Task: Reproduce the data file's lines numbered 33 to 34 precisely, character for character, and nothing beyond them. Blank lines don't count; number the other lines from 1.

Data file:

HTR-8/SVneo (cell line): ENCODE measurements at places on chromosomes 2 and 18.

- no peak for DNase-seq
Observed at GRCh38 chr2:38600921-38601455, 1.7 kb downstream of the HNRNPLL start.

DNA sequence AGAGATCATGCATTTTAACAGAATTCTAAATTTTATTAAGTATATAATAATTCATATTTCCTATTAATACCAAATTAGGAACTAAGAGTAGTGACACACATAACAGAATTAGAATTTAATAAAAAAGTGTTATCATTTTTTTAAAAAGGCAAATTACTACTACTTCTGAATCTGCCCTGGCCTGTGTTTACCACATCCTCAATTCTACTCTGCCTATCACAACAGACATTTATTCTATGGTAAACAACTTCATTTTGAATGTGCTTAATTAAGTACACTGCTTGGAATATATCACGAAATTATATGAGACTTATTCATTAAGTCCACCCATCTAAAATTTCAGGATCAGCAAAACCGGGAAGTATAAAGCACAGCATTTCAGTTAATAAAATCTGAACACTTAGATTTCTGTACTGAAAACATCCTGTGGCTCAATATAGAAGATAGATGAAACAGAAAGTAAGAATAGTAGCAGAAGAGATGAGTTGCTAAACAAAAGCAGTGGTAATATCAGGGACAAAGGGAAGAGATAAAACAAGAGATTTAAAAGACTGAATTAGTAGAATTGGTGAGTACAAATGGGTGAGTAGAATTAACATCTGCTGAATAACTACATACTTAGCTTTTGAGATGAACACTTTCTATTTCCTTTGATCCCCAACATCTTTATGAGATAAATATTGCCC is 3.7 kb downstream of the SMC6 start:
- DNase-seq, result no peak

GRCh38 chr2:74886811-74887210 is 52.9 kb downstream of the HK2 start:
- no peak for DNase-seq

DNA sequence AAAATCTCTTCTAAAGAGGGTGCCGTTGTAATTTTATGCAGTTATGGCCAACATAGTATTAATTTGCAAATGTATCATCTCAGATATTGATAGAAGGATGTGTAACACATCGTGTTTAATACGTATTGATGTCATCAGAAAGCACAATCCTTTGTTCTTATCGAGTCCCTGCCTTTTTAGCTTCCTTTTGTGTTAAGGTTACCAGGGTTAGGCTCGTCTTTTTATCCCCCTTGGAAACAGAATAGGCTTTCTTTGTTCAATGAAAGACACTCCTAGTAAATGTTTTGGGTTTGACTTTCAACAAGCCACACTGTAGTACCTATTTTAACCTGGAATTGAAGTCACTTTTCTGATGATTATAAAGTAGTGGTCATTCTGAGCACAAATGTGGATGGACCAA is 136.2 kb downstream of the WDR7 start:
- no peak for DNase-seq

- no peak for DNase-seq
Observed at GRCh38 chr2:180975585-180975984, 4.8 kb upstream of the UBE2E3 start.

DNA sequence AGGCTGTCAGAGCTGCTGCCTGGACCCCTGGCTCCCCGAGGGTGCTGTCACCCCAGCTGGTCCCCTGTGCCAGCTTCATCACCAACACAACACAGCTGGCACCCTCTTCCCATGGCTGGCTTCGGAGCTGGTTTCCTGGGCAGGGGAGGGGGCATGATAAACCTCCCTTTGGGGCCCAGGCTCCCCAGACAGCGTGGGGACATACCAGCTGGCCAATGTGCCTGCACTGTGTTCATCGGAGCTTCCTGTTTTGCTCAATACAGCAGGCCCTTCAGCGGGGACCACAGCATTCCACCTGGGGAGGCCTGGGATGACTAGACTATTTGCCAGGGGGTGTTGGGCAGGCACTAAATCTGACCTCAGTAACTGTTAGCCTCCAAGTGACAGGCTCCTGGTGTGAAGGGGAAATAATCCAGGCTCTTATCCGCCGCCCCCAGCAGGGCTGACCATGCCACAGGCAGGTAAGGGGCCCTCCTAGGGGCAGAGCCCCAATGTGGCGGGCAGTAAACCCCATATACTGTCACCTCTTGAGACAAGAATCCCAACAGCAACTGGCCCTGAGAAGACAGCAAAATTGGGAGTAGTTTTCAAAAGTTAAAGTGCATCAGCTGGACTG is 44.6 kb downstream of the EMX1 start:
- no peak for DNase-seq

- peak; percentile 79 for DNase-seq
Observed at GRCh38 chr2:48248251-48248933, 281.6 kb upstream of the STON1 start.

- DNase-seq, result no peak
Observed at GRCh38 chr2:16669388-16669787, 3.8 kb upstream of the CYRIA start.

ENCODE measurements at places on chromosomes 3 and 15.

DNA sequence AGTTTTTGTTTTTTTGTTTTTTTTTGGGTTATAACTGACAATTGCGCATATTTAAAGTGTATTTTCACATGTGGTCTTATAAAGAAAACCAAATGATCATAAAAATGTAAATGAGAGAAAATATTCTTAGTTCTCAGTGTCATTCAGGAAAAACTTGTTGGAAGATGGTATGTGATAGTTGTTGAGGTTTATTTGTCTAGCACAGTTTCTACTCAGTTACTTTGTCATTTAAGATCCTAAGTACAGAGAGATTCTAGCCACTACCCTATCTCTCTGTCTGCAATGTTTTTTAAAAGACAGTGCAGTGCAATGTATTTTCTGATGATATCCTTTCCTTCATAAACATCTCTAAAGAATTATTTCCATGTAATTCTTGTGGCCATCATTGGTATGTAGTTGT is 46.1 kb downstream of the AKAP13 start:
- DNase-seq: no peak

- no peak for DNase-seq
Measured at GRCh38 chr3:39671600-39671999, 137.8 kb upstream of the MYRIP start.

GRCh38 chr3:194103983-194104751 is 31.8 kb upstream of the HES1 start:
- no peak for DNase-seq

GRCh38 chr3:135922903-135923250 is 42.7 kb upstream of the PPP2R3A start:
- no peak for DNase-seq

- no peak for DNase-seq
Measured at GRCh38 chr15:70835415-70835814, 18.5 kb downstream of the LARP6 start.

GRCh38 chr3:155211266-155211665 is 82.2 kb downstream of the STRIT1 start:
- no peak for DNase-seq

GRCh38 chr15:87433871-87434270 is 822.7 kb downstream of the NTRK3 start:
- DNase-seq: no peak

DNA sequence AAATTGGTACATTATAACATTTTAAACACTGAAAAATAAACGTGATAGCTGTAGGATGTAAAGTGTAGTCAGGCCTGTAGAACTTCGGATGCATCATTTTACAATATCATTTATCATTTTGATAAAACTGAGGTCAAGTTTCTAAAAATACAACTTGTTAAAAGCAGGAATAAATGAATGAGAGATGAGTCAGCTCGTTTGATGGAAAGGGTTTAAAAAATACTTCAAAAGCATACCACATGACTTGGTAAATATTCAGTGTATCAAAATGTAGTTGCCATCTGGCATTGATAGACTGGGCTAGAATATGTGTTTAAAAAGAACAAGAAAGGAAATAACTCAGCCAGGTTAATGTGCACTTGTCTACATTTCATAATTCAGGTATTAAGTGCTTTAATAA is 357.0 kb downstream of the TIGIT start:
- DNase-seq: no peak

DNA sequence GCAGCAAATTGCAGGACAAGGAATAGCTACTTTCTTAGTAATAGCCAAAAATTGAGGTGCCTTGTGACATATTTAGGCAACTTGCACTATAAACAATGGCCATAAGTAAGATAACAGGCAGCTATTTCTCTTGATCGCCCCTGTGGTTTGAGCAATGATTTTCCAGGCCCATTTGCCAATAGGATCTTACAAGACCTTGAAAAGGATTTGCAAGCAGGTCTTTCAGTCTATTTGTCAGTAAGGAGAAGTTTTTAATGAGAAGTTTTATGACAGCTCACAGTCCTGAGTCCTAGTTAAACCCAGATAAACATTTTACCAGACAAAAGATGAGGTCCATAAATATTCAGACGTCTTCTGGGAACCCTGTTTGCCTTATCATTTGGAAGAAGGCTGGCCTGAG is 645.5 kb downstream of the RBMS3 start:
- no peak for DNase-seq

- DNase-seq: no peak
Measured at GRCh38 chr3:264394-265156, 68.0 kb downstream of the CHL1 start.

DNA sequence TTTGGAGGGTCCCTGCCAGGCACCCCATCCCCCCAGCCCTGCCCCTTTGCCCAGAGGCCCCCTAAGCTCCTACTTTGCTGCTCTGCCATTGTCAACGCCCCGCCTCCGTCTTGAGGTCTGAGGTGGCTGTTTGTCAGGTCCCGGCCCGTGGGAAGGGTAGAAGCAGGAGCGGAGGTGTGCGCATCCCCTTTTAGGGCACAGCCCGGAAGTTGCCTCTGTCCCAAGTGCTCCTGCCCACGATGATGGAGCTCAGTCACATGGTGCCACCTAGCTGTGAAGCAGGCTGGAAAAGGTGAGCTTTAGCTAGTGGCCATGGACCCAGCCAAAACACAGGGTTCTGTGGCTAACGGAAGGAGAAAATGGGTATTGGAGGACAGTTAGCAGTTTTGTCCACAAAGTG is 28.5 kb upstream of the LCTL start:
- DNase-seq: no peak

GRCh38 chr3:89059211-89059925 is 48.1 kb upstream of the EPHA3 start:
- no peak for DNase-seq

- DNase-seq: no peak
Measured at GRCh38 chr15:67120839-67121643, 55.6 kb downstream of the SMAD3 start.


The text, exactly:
DNA sequence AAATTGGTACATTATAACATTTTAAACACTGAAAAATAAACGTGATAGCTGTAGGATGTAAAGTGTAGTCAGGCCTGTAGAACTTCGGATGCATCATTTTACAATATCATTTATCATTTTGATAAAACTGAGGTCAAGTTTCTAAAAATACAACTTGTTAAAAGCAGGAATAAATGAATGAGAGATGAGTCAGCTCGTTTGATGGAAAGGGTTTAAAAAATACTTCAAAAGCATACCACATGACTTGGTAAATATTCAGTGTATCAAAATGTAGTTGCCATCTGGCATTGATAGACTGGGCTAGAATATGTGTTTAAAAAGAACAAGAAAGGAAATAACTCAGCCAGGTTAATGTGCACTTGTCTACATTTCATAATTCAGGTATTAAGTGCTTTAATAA is 357.0 kb downstream of the TIGIT start:
- DNase-seq: no peak